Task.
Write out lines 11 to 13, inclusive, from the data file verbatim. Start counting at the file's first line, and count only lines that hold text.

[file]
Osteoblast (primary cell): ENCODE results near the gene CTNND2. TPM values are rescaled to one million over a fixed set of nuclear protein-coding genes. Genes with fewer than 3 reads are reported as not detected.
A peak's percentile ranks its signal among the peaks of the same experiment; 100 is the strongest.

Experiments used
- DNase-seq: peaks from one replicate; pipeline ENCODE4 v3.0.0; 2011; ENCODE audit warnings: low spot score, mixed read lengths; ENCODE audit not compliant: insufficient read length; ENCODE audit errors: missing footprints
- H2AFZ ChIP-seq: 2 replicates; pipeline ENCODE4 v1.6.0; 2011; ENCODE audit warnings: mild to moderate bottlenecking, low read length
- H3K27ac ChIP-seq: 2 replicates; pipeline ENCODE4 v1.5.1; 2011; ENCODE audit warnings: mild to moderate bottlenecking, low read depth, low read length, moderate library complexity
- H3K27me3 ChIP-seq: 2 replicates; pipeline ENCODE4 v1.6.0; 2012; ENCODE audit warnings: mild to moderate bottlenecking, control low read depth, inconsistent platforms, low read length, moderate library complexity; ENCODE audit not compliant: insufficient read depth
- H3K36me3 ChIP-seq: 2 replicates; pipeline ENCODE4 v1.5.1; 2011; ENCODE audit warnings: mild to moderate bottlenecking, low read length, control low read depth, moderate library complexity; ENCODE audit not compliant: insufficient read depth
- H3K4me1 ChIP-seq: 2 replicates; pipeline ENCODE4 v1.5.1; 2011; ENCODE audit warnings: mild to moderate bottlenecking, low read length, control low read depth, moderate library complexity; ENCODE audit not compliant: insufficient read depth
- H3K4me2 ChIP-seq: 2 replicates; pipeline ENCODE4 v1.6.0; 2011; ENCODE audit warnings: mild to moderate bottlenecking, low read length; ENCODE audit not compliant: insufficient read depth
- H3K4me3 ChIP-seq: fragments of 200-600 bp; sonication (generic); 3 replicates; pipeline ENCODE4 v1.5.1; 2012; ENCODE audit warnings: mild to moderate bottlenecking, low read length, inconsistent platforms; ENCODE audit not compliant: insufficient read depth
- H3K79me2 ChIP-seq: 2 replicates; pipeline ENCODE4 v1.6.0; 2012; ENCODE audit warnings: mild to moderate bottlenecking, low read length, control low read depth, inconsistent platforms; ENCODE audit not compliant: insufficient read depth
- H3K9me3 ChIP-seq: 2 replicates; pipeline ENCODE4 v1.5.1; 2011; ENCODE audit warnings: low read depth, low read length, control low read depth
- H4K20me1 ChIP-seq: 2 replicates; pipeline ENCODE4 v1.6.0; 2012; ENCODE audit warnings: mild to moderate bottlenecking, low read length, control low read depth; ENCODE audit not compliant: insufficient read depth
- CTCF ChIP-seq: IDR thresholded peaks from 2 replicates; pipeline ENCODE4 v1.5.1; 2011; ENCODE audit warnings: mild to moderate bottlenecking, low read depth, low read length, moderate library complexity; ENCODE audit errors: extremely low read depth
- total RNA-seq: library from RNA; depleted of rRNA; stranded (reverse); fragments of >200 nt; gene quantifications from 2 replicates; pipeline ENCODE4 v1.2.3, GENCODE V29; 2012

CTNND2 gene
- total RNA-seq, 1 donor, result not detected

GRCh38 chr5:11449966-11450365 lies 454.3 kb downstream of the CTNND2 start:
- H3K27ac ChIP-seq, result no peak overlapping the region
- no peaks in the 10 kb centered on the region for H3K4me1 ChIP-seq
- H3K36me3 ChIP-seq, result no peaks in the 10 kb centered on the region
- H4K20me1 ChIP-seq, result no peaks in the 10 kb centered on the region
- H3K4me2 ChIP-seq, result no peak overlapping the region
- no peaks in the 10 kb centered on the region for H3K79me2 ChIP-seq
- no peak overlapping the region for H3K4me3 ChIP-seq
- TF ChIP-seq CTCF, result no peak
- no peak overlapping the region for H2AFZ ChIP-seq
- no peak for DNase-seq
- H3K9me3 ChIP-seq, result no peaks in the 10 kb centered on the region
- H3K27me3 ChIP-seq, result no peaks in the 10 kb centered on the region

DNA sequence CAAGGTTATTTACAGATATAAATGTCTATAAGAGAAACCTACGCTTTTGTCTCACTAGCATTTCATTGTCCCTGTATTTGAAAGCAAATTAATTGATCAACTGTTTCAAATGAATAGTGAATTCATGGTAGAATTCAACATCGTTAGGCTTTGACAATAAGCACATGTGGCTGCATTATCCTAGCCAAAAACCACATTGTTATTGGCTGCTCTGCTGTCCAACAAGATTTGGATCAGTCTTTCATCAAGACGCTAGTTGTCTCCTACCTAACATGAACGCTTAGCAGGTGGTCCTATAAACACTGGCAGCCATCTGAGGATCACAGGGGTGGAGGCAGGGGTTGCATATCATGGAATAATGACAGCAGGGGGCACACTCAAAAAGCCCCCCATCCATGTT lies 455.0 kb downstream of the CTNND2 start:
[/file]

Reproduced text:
- H3K4me3 ChIP-seq: fragments of 200-600 bp; sonication (generic); 3 replicates; pipeline ENCODE4 v1.5.1; 2012; ENCODE audit warnings: mild to moderate bottlenecking, low read length, inconsistent platforms; ENCODE audit not compliant: insufficient read depth
- H3K79me2 ChIP-seq: 2 replicates; pipeline ENCODE4 v1.6.0; 2012; ENCODE audit warnings: mild to moderate bottlenecking, low read length, control low read depth, inconsistent platforms; ENCODE audit not compliant: insufficient read depth
- H3K9me3 ChIP-seq: 2 replicates; pipeline ENCODE4 v1.5.1; 2011; ENCODE audit warnings: low read depth, low read length, control low read depth